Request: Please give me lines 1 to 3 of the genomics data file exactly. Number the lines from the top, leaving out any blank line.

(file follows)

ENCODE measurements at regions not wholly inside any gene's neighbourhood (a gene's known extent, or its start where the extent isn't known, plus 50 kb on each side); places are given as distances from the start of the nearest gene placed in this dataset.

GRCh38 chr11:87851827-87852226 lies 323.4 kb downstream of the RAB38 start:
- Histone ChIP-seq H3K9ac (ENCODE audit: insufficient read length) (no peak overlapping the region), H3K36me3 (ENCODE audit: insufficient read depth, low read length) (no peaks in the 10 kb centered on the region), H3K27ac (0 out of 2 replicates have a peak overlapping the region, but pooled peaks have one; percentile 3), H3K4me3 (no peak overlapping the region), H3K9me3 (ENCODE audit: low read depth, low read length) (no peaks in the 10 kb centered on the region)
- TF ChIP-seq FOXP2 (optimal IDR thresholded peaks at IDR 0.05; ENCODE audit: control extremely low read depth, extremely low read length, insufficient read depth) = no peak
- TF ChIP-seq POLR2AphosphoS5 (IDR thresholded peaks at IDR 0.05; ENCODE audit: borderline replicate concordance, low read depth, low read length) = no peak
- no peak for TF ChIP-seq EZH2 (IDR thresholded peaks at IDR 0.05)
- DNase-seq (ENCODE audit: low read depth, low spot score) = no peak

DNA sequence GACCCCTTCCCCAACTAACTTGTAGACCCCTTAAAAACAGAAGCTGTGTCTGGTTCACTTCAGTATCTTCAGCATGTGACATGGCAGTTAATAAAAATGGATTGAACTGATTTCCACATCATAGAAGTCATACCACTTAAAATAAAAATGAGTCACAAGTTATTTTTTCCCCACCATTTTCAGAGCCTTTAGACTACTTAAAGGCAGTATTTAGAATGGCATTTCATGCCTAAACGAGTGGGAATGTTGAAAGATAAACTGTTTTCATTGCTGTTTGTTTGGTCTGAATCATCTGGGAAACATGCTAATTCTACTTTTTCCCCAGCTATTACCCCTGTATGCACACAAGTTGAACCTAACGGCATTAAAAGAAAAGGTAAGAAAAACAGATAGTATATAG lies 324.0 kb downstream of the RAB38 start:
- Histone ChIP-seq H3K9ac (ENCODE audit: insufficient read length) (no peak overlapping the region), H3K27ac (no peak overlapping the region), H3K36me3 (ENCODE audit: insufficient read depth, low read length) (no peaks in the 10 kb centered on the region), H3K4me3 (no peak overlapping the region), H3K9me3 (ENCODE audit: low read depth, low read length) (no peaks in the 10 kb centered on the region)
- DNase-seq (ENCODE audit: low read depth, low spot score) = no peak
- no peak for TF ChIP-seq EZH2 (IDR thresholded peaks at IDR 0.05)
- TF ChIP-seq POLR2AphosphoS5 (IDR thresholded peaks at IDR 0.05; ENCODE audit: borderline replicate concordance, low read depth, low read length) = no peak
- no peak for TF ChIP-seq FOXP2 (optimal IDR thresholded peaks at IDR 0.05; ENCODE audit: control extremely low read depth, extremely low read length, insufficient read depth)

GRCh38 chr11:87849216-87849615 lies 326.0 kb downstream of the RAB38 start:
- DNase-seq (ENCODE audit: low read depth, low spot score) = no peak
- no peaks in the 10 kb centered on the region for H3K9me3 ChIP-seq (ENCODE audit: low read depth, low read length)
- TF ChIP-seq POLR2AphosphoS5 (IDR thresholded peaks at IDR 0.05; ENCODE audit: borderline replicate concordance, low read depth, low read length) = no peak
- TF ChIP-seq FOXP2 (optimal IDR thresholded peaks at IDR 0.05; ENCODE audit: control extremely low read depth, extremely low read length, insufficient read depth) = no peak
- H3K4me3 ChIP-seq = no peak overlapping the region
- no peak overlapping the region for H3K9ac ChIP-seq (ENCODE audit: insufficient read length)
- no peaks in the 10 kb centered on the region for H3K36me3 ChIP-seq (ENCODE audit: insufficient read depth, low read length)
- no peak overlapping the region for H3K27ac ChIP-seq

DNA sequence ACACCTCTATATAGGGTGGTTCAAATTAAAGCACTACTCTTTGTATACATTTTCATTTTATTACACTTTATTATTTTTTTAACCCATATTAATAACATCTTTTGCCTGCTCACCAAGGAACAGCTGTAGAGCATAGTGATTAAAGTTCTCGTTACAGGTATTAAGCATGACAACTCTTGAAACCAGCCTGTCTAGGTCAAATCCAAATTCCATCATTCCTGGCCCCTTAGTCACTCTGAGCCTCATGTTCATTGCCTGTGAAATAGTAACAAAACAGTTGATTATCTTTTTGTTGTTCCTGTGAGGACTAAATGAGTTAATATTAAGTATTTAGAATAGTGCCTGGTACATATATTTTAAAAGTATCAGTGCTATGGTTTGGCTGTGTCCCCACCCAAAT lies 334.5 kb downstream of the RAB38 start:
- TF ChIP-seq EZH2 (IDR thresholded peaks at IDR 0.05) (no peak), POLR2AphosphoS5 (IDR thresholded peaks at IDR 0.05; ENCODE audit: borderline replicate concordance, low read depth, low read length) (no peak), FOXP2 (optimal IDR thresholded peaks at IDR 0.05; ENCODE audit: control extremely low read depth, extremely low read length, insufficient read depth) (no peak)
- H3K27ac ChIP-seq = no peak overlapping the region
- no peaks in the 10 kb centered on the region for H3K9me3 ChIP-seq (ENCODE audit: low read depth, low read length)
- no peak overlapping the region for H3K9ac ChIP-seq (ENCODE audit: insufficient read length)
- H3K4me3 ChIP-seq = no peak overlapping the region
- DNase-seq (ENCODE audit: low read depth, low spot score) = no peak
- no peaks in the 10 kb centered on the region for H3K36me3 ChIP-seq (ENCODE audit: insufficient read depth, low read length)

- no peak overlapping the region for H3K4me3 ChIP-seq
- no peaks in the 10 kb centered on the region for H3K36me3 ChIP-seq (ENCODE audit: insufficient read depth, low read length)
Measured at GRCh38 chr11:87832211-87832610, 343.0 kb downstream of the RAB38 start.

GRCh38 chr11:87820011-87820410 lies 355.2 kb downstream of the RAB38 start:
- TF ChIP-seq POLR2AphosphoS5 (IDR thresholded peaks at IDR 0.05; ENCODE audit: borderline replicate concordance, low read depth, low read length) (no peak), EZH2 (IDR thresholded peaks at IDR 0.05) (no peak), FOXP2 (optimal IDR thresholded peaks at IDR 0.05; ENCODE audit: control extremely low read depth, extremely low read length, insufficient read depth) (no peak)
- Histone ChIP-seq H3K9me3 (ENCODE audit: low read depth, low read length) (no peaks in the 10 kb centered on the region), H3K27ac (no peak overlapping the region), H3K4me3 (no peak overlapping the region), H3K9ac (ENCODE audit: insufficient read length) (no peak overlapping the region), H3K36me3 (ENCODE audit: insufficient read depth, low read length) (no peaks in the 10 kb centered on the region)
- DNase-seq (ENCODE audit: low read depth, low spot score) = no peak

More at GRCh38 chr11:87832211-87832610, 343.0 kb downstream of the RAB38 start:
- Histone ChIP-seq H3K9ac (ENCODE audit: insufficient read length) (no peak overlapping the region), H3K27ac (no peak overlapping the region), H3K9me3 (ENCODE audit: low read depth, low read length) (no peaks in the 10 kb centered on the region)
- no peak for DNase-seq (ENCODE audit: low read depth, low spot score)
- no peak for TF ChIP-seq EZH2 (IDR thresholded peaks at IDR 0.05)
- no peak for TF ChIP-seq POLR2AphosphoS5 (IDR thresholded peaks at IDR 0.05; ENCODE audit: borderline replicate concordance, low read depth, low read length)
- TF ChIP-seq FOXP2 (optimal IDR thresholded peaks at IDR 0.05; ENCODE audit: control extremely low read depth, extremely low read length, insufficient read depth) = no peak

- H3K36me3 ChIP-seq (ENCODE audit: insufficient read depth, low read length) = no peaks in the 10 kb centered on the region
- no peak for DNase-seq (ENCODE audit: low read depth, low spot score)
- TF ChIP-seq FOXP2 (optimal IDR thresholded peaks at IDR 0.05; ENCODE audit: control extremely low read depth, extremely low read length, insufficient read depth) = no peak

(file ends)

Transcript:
ENCODE measurements at regions not wholly inside any gene's neighbourhood (a gene's known extent, or its start where the extent isn't known, plus 50 kb on each side); places are given as distances from the start of the nearest gene placed in this dataset.

GRCh38 chr11:87851827-87852226 lies 323.4 kb downstream of the RAB38 start:
- Histone ChIP-seq H3K9ac (ENCODE audit: insufficient read length) (no peak overlapping the region), H3K36me3 (ENCODE audit: insufficient read depth, low read length) (no peaks in the 10 kb centered on the region), H3K27ac (0 out of 2 replicates have a peak overlapping the region, but pooled peaks have one; percentile 3), H3K4me3 (no peak overlapping the region), H3K9me3 (ENCODE audit: low read depth, low read length) (no peaks in the 10 kb centered on the region)